Consumers are cutting their grocery spending across the country, but who spends the least and how do they do it?
Who Pays Less on Groceries
Residents of Midwestern states are likely paying less than those in Los Angeles and New York, according to a study by market research firm IBISWorld.
An average basket of brand-name groceries costs $112.20 in Chicago and $125.15 in Los Angeles, IBISWorld says.
Even better, savings are especially significant for those who buy cheaper store brands, the firm says. The average store-brand buyer in Chicago spends about $92.04, while store brand shoppers in Los Angeles pay $110.64.
Yet organic groceries in Chicago, for example, are notably more expensive than those in Los Angeles.
"…By taking greater control of the entire supply chain, [large supermarkets] have been able to minimize the cost structure for store brands versus competing products," said George Van Horn, senior analyst with IBISWorld in a press release.
“The organic grocery cart is a staggering 37.6% more expensive than a basket primarily filled with store branded products,” the firm adds.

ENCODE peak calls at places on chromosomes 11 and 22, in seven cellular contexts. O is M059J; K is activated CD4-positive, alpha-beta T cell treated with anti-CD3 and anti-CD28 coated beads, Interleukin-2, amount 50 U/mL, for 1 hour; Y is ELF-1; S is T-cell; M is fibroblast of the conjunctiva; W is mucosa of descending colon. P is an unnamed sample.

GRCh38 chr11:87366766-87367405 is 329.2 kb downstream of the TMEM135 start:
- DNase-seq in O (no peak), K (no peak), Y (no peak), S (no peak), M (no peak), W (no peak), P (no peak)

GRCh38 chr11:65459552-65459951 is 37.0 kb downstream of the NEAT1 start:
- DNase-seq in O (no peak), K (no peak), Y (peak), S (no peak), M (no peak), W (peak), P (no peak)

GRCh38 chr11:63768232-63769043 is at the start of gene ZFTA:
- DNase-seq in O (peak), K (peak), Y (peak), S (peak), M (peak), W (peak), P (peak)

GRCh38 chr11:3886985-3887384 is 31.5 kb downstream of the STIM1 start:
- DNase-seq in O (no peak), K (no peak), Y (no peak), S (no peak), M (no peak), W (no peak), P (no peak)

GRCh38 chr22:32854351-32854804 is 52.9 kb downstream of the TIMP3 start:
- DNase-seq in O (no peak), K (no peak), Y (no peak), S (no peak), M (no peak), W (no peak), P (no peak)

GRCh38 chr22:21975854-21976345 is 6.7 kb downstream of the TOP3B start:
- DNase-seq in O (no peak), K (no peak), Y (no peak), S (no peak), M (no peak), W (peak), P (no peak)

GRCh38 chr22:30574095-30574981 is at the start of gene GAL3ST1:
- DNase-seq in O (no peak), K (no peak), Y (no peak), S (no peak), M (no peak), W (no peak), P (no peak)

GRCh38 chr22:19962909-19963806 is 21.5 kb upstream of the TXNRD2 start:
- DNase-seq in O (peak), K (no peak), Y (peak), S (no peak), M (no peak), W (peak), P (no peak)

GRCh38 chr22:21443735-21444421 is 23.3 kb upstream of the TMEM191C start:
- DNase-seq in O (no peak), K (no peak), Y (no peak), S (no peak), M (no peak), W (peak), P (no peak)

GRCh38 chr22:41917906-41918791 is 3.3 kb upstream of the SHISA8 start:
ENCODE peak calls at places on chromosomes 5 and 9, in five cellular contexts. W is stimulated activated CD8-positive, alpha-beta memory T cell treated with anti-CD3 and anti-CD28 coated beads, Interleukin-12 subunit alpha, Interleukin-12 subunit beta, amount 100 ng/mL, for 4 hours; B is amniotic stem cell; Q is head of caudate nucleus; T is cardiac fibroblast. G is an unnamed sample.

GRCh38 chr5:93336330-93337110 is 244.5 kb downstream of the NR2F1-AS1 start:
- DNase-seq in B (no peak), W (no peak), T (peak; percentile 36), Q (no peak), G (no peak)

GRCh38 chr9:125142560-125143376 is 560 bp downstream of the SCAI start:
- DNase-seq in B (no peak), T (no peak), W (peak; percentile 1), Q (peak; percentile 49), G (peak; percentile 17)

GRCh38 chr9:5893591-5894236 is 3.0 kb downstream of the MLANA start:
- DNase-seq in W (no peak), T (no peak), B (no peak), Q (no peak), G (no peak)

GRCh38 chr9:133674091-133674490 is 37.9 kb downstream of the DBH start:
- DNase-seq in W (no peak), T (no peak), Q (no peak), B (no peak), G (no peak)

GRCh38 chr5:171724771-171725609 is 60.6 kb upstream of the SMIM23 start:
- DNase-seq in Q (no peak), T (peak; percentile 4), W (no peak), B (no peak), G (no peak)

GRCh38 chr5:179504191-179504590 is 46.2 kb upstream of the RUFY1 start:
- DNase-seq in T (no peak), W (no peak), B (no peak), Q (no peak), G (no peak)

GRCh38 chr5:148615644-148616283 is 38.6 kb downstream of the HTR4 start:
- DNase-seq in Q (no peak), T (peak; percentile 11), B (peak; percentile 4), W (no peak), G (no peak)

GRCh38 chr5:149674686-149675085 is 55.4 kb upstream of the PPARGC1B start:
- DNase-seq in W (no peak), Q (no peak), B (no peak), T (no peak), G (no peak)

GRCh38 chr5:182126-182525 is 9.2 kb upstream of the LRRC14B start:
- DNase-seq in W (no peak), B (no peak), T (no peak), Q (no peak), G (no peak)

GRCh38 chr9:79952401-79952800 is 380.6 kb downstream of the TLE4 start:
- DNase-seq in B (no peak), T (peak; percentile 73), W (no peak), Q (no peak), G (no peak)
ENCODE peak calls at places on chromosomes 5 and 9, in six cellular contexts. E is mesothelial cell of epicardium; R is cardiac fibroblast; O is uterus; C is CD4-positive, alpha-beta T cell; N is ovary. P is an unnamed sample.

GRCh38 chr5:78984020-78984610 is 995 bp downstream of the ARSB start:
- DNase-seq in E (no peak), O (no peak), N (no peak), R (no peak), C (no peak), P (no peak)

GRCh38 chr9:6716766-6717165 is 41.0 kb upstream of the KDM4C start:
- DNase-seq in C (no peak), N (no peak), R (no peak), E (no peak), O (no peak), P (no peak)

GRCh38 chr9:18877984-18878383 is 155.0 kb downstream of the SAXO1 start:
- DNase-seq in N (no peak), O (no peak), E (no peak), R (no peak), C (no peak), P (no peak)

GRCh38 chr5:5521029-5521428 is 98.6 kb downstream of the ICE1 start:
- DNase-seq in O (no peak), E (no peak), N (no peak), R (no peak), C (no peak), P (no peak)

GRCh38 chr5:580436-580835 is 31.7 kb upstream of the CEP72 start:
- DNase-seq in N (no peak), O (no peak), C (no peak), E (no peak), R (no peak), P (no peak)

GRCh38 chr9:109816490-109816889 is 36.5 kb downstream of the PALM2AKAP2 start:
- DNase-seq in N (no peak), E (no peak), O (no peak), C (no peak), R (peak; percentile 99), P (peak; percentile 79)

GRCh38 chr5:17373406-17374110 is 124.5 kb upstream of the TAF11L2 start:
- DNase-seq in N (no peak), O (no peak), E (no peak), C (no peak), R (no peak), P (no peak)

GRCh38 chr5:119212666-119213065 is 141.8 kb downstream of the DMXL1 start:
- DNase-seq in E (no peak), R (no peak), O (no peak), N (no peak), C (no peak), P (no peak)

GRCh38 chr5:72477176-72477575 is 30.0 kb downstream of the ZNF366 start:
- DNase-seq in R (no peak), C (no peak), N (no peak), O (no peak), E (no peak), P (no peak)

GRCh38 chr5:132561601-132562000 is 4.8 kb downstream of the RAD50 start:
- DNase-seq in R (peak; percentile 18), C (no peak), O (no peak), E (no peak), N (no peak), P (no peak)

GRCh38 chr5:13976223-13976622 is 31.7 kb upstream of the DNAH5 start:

Cheaper Groceries in Los Angeles?
"Organic markets still look to own the supply chain, but they operate on a much smaller scale, resulting in markups," Van Horn said.
Yet in Los Angeles, a grocery store bill for organic foods is about $137.52, while in Chicago, the same groceries cost $142.95.
This disparity is likely because California is a large producer of U.S. crops and Los Angeles is close to Mexico, where much of our produce comes from.
"Despite the high price of organic products and the recession restricting budgets, the organic food market is still growing by 4% in 2009," adds Van Horn. Offerings and sales of store brand organic groceries is on the rise as well.
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